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Benevolent Empire: U.S. Power, Humanitarianism, and the World's Dispossessed.


Benevolent Empire: U.S. Power, Humanitarianism, and the World's Dispossessed

Stephen R. Porter

University of Pennsylvania Press


290` pages



Pennsylvania Studies in Human Rights


This book explores political-refugee aid initiatives and related humanitarian efforts led by American people and institutions from World War I through the 1960s, both international relief efforts and domestic resettlement programs aimed at dispossessed people from Europe, Latin America, and East Asia. It considers how, why, and with what effects American actors took responsibility for these people, arguing that the US rise to a position of global elite power was justified and fueled by the proposition that its objects of philanthropic focus might include any vulnerable people, showing how associational governing techniques were key to how American people and institutions presented themselves to the world as a benevolent empire. Each chapter outlines a case study of a major humanitarian initiative abroad or a refugee resettlement program in the US: philanthropy during World War I and the efforts of James Becker, the resettlement of Jews during Nazi rule, philanthropic activity for World War IIAEs civilian victims overseas, the US Displaced Persons Program, the Hungarian Refugee Program, and the Cuban Refugee Program. ([umlaut] Ringgold, Inc., Portland, OR)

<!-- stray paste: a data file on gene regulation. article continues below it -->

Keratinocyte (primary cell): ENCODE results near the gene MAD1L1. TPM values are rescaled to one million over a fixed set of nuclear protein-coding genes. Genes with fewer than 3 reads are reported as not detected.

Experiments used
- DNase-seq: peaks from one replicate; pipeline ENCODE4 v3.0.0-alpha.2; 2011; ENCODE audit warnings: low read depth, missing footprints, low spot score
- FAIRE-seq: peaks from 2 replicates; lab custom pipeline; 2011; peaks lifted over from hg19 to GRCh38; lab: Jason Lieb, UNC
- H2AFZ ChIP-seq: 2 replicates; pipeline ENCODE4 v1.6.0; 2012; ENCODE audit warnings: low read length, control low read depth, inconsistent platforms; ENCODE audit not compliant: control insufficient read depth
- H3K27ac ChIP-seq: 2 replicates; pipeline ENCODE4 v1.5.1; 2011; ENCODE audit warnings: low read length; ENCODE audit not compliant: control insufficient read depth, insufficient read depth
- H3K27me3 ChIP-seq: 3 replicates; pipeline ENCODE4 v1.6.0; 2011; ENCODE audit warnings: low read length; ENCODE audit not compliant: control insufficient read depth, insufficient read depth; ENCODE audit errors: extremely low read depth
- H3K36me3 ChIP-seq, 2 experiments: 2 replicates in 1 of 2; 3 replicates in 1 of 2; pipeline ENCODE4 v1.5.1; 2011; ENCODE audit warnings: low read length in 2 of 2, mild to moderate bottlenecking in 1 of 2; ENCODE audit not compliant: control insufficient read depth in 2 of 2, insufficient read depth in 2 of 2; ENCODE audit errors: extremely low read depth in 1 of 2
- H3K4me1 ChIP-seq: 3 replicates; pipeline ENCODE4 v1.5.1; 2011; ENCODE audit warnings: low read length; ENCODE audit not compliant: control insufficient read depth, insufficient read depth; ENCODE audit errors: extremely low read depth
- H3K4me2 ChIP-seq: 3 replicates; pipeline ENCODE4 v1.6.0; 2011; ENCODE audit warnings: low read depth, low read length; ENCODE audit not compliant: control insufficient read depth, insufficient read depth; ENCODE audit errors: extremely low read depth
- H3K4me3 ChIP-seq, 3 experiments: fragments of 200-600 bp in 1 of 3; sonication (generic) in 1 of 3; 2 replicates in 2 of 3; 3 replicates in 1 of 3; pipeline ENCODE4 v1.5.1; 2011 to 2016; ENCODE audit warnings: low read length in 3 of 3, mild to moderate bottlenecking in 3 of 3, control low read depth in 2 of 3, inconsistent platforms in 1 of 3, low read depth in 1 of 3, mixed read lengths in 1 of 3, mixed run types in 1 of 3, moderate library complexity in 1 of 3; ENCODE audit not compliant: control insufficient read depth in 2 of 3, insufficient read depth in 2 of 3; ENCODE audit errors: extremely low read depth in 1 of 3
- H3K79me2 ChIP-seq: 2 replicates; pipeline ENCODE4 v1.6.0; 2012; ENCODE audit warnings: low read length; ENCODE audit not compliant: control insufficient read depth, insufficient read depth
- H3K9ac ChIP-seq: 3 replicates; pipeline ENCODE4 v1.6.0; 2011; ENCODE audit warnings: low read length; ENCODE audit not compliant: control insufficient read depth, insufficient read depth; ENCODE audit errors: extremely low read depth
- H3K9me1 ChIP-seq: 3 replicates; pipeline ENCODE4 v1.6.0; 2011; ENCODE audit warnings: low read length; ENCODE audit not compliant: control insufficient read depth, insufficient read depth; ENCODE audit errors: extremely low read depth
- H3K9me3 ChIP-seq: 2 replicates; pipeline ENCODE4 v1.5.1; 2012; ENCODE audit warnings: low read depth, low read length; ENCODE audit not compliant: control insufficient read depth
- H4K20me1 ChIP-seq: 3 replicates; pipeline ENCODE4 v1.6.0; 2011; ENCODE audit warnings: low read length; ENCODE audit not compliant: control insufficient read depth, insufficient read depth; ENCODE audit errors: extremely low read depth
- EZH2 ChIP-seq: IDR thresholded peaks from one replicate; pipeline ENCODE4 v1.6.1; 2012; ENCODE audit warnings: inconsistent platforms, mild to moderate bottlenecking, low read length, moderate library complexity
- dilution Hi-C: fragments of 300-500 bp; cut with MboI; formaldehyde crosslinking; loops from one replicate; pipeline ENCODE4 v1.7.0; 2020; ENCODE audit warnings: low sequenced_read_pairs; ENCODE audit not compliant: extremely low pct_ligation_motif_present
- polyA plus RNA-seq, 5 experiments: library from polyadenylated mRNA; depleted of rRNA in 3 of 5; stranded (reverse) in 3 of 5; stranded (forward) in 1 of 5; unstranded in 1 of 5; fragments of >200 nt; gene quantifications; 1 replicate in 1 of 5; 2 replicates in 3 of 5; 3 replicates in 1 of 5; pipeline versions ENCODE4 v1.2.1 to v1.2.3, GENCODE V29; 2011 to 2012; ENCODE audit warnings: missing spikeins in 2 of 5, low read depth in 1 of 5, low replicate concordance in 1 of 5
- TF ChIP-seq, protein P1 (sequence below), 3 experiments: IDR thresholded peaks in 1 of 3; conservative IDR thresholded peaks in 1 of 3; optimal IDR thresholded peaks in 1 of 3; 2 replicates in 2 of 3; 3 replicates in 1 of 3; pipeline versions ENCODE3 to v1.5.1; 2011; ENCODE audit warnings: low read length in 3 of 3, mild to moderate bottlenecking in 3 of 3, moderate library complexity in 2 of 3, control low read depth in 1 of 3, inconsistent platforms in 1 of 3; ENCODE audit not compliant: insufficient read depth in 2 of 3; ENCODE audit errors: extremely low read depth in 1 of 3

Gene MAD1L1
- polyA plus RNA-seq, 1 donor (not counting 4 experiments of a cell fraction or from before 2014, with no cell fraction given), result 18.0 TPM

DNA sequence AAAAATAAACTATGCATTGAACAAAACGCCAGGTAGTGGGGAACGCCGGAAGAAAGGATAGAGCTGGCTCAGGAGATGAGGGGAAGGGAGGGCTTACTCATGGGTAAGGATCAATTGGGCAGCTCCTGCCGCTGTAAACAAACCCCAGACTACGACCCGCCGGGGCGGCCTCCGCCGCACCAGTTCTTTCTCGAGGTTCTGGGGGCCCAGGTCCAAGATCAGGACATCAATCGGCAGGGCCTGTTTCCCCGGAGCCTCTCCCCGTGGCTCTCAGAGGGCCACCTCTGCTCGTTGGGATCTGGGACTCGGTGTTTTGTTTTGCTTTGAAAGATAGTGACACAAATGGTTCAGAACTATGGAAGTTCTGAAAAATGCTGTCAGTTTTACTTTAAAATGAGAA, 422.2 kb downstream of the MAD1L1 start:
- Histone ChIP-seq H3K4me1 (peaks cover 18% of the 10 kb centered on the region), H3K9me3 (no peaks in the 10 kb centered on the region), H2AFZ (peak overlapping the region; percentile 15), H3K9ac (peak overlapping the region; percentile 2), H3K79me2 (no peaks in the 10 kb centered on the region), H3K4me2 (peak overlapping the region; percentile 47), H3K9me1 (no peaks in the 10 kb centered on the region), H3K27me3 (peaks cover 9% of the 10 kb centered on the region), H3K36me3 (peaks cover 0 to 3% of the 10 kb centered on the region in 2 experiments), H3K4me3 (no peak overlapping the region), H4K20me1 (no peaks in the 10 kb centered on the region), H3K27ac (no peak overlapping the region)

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Article Type:Book review
Date:Aug 1, 2017
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